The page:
225262 Exact statistics for detecting disease outbreaks in small populations

Monday, November 8, 2010 : 11:35 AM - 11:50 AM

Jack Siegrist , Applied Biomathematics, Setauket, NY
Scott Ferson , Applied Biomathematics, Setauket, NY
Roger Grimson , Applied Biomathematics, Setauket, NY
Jimmie Goode, MS , Applied Biomathematics, Setauket, NY
Detecting outbreaks, structured clusters of events, is a common epidemiological problem, but traditional statistical tests are only valid for asymptotically large sample sizes and are therefore not applicable to rare events in small populations. Simulation studies have shown that the rate of false positives for traditional tests such as the chi-square test or the log-likelihood ratio are routinely much larger than their nominal rates when applied to small data sets. This results in declaring outbreaks more often than warranted, causing both undo alarm and economic losses from unnecessary closures and other interventions. In some cases, however, traditional cluster tests can fail to detect clusters that can be shown by other methods to be statistically significant, and it is difficult to anticipate whether the traditional test will overestimate or underestimate the probability of clustering for a particular situation. We describe statistical methods that can be used to detect outbreaks of rare events in small delimited populations. These tests use combinatorial formulations that yield exact p-values and that cannot violate their nominal Type I error rates. As a result, these tests are reliable whatever the size of the data set, and are especially useful when data sets are extremely small. Different statistics are sensitive to different types of structure, so that comparisons among these tests can provide evidence about the possible processes that generated the clustering. Use of these statistics can help decision-makers take defensible actions to prevent disease outbreaks and determine the causes of disease clusters.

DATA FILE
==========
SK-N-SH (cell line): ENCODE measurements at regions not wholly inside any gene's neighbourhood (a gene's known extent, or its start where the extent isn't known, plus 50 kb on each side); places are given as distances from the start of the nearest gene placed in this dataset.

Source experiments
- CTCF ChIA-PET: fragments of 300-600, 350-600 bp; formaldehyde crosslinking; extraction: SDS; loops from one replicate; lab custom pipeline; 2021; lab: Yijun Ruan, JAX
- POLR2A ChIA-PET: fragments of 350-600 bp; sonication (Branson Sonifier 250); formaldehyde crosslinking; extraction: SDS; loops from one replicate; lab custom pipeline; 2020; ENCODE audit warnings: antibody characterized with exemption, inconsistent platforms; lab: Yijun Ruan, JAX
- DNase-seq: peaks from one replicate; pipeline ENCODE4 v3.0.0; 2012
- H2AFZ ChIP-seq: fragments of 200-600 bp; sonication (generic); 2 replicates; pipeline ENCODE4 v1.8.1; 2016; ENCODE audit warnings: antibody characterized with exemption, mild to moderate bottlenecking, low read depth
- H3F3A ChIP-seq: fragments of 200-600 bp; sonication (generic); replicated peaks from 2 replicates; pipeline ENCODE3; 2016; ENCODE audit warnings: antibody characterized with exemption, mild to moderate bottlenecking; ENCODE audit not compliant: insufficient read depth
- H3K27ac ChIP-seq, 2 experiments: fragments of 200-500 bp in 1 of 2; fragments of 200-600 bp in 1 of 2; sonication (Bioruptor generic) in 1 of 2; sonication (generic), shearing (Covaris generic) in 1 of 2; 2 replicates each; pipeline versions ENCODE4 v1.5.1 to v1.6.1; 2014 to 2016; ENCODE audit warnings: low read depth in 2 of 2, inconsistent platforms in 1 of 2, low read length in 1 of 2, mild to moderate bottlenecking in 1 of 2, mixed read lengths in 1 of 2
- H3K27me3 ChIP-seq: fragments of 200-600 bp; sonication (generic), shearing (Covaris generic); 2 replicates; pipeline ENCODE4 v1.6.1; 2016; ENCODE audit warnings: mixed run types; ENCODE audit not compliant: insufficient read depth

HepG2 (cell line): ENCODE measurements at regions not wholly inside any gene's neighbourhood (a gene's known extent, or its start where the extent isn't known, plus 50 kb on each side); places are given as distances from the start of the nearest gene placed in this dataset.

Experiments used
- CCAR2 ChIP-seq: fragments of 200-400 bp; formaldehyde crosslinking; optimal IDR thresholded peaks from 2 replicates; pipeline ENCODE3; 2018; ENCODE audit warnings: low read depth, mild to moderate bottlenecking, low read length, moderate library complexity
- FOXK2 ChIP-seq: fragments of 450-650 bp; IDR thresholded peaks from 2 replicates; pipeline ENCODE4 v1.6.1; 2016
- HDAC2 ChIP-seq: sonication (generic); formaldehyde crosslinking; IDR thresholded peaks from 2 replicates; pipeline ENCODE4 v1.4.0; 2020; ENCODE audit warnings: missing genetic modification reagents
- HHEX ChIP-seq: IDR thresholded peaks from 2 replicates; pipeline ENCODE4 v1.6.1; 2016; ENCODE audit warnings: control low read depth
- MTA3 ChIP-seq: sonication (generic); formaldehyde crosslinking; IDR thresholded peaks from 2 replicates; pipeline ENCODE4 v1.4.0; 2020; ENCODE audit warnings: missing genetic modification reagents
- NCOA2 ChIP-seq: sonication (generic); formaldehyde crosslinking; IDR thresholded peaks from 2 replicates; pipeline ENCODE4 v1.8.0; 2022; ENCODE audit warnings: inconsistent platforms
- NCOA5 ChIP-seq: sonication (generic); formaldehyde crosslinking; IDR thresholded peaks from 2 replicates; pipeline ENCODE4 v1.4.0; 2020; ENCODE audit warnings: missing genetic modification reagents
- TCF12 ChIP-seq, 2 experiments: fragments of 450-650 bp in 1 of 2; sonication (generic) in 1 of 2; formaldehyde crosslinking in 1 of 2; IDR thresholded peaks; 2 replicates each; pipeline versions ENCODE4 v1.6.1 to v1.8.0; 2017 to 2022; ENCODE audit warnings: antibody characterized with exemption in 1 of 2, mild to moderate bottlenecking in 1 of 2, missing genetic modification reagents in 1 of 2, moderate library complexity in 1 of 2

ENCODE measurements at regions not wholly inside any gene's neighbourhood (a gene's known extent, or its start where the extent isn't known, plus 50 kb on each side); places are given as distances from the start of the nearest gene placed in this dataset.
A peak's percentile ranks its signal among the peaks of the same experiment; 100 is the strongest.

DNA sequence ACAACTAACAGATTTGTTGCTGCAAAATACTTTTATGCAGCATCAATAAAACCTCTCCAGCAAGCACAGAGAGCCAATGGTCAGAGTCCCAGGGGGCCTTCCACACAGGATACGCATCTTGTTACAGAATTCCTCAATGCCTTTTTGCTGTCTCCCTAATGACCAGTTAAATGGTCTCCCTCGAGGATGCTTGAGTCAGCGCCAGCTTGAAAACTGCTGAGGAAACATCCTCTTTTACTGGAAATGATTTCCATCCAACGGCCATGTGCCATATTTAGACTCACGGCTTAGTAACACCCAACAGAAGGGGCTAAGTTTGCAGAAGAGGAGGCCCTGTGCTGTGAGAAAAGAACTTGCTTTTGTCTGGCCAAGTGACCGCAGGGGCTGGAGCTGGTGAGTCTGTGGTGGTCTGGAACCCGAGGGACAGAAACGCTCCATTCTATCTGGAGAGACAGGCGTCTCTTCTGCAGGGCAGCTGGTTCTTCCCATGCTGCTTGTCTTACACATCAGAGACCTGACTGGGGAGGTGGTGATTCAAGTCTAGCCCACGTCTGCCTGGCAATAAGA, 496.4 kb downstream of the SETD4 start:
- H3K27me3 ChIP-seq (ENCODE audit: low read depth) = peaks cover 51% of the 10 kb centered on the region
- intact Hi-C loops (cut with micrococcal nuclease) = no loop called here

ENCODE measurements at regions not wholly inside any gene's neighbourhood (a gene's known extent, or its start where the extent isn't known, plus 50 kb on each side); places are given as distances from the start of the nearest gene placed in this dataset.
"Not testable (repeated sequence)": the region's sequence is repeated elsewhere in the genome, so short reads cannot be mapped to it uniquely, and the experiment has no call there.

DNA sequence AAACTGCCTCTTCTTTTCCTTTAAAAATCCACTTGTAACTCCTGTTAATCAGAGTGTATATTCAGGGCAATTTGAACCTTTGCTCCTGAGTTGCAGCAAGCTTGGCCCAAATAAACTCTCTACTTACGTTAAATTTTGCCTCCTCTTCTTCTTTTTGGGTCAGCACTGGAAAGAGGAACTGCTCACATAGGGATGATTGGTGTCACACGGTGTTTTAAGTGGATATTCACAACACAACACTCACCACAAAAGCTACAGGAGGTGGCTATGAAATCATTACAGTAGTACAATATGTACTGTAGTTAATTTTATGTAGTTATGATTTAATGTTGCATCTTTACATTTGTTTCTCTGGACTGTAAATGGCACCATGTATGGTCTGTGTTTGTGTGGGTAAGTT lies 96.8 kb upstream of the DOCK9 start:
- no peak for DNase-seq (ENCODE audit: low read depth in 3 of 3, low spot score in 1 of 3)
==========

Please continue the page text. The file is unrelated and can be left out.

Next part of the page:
Learning Areas:
Biostatistics, economics
Environmental health sciences
Protection of the public in relation to communicable diseases including prevention or control

Learning Objectives:
Compare statistical methods for determining the presence of a disease outbreak or cluster in small populations. List exact statistical tests and their properties for detection of clustering. Discuss the effective use of these tests for public health decision-making.

Keywords: Outbreaks, Epidemiology

Presenting author's disclosure statement:

Qualified on the content I am responsible for because: The material presented represents the results of my work along with the other authors on an NIH-funded project as a part of my employment at Applied Biomathematics.
Any relevant financial relationships? Yes

Name of Organization Clinical/Research Area Type of relationship
Applied Biomathematics Statistical methods Employment (includes retainer)

I agree to comply with the American Public Health Association Conflict of Interest and Commercial Support Guidelines, and to disclose to the participants any off-label or experimental uses of a commercial product or service discussed in my presentation.

Back to: 3113.0: Outbreak investigations